Between 2005 and 2010, the U.S. Food and Drug Administration (FDA) received more than 900 adverse event reports involving IVC (inferior vena cava) filters. The reports included different problems, such as the device breaking apart and the device becoming dislodged and perforating or puncturing the inferior vena cava, the largest vein in the body.
Why Are IVC Filters Used?
IVC filters are used to prevent dangerous blood clots from becoming dislodged and entering the lungs. Blood clots reaching the lungs are a concern for people with deep vein thrombosis who have clots that form deep in the veins of the legs, for example. When a blood clot enters the lungs, the event is known as pulmonary embolism. A pulmonary embolism can be dangerous or even deadly.
IVC filters are meant to avoid this potentially fatal condition. An IVC filter is a metal cage that is inserted into the inferior vena cava in order to catch any blood clots that break away before they enter the lungs. IVC filters are intended to be used on a temporary basis when the risk of blood clots is high, such as after surgery. They are not a permanent solution and they are not without risk.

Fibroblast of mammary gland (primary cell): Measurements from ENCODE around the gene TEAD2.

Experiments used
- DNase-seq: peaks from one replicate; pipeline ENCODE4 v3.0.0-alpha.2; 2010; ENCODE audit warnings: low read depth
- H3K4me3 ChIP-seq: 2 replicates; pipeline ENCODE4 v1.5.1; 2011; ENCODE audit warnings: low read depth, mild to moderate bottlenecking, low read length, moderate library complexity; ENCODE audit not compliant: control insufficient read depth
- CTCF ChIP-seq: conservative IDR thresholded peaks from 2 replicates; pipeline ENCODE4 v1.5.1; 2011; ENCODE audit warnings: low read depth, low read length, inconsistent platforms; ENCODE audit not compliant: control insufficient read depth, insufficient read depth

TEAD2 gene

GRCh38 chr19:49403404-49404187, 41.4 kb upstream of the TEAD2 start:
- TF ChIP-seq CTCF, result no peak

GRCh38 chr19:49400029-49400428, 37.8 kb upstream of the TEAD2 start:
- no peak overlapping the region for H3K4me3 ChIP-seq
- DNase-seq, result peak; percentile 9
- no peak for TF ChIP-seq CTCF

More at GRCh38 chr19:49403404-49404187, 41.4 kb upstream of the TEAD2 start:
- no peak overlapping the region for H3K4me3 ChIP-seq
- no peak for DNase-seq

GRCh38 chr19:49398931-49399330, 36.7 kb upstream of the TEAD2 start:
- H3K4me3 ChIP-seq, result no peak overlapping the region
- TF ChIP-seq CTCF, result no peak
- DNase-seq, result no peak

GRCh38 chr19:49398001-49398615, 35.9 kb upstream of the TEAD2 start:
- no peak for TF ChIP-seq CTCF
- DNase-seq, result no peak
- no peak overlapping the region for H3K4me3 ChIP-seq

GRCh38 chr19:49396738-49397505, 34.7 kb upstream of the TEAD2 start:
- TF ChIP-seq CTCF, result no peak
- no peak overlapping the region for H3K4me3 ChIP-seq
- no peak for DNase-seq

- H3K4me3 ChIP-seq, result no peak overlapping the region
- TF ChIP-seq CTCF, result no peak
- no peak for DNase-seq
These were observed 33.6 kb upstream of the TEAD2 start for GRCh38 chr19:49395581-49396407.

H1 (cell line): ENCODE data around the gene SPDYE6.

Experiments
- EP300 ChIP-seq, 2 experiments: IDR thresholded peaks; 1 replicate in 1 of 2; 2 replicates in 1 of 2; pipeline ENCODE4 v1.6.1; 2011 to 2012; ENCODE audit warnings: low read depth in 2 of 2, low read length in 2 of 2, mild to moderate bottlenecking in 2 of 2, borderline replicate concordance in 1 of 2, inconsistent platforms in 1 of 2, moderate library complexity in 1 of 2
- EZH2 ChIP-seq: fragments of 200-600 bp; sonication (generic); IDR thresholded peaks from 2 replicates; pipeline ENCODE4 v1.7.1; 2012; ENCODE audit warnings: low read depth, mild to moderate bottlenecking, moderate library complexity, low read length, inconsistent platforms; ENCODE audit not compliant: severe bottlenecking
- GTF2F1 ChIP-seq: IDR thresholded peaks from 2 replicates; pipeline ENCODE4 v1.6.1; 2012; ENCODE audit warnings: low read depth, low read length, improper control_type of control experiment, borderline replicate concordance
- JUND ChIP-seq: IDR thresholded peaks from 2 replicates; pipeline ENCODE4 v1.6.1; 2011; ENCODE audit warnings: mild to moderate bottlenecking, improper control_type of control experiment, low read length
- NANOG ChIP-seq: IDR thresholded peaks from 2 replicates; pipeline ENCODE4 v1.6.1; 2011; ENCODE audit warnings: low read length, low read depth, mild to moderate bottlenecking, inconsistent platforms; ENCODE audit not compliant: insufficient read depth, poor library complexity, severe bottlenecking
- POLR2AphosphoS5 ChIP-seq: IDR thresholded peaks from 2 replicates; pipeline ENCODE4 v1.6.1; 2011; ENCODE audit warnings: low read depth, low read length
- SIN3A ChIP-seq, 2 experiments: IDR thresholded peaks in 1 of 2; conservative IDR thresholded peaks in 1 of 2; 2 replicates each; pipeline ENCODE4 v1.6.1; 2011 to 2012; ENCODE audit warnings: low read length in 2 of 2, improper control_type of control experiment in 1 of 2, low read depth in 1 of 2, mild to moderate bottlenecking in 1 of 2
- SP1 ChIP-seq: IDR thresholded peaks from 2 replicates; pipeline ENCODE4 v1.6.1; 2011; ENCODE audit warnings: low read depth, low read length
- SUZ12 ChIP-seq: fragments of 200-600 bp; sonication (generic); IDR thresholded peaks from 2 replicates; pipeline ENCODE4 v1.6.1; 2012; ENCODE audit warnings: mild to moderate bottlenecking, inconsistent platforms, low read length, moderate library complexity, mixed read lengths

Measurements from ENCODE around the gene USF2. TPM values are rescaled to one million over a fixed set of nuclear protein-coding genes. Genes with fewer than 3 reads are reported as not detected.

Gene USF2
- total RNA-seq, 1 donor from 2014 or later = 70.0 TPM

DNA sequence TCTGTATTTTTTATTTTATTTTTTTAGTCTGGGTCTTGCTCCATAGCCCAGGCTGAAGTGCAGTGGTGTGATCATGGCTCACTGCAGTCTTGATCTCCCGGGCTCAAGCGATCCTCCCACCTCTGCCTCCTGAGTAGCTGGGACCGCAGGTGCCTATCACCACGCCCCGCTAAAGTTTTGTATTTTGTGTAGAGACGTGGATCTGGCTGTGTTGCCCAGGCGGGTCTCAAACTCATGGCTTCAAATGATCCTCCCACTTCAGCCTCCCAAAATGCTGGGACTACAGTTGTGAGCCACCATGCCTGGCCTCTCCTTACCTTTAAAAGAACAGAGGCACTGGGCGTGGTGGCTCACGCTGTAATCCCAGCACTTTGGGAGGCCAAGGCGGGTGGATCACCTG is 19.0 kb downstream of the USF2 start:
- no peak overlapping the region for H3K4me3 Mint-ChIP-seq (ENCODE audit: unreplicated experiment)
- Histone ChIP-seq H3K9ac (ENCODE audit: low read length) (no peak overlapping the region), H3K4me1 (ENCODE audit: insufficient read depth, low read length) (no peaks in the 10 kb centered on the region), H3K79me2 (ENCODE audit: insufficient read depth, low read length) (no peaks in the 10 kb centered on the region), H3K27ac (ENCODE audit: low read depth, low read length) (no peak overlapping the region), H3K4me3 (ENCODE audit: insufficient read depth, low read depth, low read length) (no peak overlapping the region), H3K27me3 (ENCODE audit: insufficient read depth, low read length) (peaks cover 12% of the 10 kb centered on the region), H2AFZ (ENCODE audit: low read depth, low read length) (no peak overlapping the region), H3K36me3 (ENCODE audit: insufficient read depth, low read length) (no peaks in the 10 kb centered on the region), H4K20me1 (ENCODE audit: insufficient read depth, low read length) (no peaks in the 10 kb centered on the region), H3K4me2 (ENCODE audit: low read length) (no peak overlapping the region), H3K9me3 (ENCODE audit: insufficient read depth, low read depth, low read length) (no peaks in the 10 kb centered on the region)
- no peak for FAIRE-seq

FDA Warnings About IVC Filters
The FDA first issued a safety communication about IVC filters in 2010. That communication was updated in 2014. In those communications, the FDA urged doctors to remove a patient’s IVC filter as soon as the risk of pulmonary embolism was over and the procedure is possible, given the overall status of the patient’s health.
What to Do If You’re Hurt by an IVC Filter
If you suffer an injury from a medical device such as an IVC filter, then it is important to protect both your medical and your legal recoveries. You can talk to your doctor about your medical options and you can talk to pharmaceutical class action lawyer about your legal options. Please contact us at 1-800-800-5678 to learn more about protecting your rights and your financial recovery.